Sam and I talked. I made it clear I would be writing a novel. I would be making things up, but I wanted to base it loosely on his experience. I wanted to get to the deeper truths and be as open and vulnerable as O’Brien had. I planned to ask him many questions during the process of writing. My main character, Max Rivera, would be much like him. I hoped Sam would see I was diving for the truth of his experience.
Sam not only got it but soon suggested scenes that would fit, often after a question triggered something. Soon we had a method: My questions and his suggestions would lead to my writing a chapter. Sam would read it, point out what worked well, maybe suggest other details that were missing, and offer thoughts for something down the line.
My first chapters were all in the third person, “He.” He, Max, did one thing or another. While the details of each scene were right, neither of us felt the voice hit the reader just right. I switched to the first person, “I.” We both liked it. I kept the prologue in the third person, as that felt right.
One thing I gave up going into the first person voice was the ability to have subplots. I hit on the idea of having two plot lines, switching back and forth: Max’s life before the Army, and his life after.
I’m a strong researcher, so I’d find background information, including photos and videos, on certain battles, specific bases, and the culture in Iraq. Many who joined as privates knew nothing about the Middle East beyond the terrorists that brought down the Twin Towers. In fact, that event brought many recruits. What was it like knowing nothing about the country you went to? Our goal was to show what it was like for a private—what it was like for Sam.
Sam, as a film director, deeply understood drama and the need to get to what he had felt. Dramatizing what had been real events brought emotions—sometimes strong ones for him because he had to relive things. He forced himself to do so, even if at times he broke down.
Sam had joined the military police, hoping he’d miss the worst of the action. Women, after all, could be in the military police. In Iraq, when there were not enough Marines, the military police were often used on the front lines to cordon off an area or to create and maintain checkpoints. Sometimes they even had to go house-to-house or fight from rooftops. Women were there with him, fighting on the front lines, even as gunners on Humvees. That fact became one of my early interests. Here were young men and women with raging hormones in harm’s way. Did that lead to relationships? Hell yes, even if technically they were forbidden.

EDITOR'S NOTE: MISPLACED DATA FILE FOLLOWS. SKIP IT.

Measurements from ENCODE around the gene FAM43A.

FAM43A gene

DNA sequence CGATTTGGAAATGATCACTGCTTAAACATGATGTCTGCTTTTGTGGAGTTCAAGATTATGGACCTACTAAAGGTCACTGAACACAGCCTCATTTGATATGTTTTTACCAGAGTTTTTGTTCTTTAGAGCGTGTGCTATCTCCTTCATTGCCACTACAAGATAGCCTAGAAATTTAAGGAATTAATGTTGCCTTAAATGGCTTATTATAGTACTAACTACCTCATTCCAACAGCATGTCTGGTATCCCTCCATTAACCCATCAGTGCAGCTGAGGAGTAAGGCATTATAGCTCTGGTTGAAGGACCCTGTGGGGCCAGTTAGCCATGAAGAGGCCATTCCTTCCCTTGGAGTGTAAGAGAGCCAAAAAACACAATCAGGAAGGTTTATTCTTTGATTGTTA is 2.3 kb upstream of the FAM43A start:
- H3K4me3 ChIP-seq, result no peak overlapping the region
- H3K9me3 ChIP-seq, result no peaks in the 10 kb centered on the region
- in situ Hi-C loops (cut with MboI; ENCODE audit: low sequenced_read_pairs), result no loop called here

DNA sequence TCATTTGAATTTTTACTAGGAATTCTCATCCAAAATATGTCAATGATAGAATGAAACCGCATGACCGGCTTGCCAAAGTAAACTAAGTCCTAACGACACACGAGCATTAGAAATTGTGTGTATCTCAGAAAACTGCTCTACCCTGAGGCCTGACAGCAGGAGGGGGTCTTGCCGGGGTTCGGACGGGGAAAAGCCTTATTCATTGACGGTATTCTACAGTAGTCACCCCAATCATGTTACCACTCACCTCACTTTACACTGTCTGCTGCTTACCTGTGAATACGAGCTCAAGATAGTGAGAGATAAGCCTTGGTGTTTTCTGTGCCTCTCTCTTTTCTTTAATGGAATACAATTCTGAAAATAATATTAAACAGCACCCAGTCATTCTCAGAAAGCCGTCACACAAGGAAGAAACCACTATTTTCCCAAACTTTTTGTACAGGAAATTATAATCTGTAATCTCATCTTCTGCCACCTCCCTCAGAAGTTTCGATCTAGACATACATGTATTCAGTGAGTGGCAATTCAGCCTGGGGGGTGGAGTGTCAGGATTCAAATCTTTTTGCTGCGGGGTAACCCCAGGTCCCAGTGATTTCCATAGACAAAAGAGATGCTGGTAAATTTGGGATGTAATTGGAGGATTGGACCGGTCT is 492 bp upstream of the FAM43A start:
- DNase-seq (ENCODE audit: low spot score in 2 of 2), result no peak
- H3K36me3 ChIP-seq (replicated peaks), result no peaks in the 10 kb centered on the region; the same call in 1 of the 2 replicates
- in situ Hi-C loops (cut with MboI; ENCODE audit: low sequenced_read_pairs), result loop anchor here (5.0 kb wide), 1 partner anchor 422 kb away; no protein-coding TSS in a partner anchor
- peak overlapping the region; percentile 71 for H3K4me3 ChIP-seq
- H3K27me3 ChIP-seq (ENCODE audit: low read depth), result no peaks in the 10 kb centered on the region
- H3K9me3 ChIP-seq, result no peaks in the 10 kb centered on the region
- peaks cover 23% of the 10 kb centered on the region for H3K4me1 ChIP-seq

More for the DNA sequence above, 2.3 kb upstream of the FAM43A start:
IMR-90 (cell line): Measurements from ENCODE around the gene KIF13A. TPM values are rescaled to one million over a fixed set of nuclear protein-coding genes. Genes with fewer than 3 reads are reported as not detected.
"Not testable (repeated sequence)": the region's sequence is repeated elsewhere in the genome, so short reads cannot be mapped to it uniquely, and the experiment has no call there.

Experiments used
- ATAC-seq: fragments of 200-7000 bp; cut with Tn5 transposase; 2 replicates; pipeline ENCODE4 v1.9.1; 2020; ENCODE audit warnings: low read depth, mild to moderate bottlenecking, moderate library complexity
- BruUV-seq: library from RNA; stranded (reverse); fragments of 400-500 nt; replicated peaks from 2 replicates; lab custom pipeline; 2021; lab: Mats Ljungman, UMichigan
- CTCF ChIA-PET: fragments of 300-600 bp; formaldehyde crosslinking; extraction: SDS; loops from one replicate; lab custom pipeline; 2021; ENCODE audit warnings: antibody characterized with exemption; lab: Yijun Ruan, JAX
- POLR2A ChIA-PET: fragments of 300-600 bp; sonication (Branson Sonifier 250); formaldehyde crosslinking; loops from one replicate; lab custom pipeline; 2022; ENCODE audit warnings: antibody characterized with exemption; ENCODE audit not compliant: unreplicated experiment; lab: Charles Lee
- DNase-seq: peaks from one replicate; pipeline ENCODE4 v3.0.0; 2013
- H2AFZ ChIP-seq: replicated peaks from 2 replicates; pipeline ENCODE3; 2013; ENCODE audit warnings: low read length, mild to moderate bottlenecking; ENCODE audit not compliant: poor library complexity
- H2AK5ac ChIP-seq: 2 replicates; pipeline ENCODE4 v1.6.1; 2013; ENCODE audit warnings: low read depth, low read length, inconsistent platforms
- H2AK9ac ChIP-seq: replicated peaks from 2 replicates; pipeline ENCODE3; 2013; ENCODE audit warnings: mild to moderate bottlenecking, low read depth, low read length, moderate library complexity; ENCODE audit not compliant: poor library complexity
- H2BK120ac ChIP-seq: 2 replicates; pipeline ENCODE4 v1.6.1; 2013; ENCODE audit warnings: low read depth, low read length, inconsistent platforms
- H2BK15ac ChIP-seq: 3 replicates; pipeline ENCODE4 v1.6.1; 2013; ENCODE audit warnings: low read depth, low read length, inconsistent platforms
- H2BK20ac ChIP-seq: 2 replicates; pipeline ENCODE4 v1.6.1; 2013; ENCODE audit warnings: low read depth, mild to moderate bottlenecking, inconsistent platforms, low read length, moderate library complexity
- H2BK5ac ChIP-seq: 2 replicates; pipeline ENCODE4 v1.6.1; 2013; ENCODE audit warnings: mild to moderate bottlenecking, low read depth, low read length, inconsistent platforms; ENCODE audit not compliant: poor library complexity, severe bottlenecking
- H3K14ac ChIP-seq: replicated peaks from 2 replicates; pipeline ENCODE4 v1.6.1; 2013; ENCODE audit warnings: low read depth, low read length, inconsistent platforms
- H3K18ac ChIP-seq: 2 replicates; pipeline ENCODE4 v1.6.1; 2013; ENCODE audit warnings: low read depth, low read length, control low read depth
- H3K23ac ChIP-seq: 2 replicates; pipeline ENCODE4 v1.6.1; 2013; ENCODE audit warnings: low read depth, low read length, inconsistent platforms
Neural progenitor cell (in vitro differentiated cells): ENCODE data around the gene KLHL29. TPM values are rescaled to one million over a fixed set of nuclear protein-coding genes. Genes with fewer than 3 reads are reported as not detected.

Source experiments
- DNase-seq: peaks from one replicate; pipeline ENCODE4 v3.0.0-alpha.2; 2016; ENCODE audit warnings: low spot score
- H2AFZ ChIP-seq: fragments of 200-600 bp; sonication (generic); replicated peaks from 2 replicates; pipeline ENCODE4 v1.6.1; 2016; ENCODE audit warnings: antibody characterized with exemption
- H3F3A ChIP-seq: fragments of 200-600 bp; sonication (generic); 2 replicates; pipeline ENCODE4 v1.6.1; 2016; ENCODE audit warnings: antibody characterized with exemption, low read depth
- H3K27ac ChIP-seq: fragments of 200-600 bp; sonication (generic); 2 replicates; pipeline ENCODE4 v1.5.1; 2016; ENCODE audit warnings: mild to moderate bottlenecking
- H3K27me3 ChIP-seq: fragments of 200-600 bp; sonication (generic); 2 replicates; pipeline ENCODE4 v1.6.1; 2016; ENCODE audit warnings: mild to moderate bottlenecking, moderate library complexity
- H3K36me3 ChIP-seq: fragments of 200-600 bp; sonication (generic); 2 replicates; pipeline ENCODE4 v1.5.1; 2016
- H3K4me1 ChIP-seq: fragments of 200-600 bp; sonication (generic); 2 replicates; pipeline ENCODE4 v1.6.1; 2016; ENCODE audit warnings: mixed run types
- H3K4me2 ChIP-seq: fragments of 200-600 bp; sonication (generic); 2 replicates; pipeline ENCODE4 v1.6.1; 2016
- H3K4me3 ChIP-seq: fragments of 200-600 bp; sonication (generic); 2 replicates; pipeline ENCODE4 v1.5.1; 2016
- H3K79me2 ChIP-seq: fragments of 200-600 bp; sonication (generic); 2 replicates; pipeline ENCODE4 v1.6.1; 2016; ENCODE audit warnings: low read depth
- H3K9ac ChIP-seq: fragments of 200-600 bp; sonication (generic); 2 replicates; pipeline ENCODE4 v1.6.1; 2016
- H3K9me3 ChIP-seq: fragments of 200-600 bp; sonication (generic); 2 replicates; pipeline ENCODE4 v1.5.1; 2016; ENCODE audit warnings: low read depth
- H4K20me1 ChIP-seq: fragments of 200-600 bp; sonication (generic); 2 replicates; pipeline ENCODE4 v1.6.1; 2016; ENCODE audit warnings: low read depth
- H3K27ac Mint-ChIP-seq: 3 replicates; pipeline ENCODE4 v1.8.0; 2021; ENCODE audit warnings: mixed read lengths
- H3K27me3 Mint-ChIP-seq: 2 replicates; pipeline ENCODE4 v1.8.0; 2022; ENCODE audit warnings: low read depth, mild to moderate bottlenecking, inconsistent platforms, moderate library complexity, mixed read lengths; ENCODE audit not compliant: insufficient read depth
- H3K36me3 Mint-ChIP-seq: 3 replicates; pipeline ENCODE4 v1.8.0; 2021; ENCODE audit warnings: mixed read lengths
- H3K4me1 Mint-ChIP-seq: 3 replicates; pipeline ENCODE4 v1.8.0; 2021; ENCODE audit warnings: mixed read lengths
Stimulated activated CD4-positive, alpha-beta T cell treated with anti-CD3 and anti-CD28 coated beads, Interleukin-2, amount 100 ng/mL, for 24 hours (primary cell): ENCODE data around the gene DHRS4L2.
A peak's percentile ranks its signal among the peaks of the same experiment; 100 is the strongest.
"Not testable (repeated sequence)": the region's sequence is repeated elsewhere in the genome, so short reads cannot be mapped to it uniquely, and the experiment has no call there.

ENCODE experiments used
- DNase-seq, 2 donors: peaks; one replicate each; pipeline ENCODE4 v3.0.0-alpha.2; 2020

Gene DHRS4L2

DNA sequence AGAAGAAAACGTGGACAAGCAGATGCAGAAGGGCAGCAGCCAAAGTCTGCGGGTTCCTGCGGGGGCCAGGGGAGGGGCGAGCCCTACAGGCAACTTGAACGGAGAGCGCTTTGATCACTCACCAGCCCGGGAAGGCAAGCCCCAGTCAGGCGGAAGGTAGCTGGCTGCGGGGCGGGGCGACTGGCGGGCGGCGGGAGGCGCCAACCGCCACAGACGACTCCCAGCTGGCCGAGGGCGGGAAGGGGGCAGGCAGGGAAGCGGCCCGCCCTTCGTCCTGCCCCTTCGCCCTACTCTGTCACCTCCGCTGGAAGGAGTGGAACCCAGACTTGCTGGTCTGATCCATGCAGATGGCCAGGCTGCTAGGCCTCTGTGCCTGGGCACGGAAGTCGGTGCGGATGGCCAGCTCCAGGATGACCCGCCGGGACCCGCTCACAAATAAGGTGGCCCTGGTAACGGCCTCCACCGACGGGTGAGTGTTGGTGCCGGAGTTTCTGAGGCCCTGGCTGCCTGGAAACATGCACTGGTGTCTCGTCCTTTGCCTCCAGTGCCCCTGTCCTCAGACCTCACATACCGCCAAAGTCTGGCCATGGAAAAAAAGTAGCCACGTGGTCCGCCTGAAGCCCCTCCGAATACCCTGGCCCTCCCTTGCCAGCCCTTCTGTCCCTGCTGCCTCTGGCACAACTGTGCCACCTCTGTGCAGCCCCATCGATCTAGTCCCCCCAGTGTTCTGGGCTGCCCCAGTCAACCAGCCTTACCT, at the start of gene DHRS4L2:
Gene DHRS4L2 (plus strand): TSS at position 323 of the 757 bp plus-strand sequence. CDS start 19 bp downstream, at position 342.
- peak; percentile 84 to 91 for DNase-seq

There are tough scenes in the novel, one based on Sam’s best friend dying in a burning Humvee. I aimed, like O’Brien, at times to also find the beauty outside the horror. There’s also humor. O’Brien isn’t known for humor. I’ve always believed humor lets the reader get a break and process what went on before.
As we wrote, I kept asking myself, “What’s this all mean?” It wasn’t Vietnam. Thankfully, I didn’t end up in Vietnam, but teaching literature from and about that war taught me a lot. Iraq and Vietnam were different. For our book, Sam and I tried various titles, but The Chords of War felt right. It combined the human ties we have for war as well as a more positive element, music.
In the end, the story came to mean a lot to both Sam and me. You’ll have to read it to decide for yourself what it is, but I see the book on a few levels. It shows a real war with physical and emotional challenges, more than what young people should go through; it’s also a metaphor for us all as we maneuver through this crazy, sometimes fantastic life and one that’s sometimes randomly and monstrously difficult. No one truly has a Facebook life.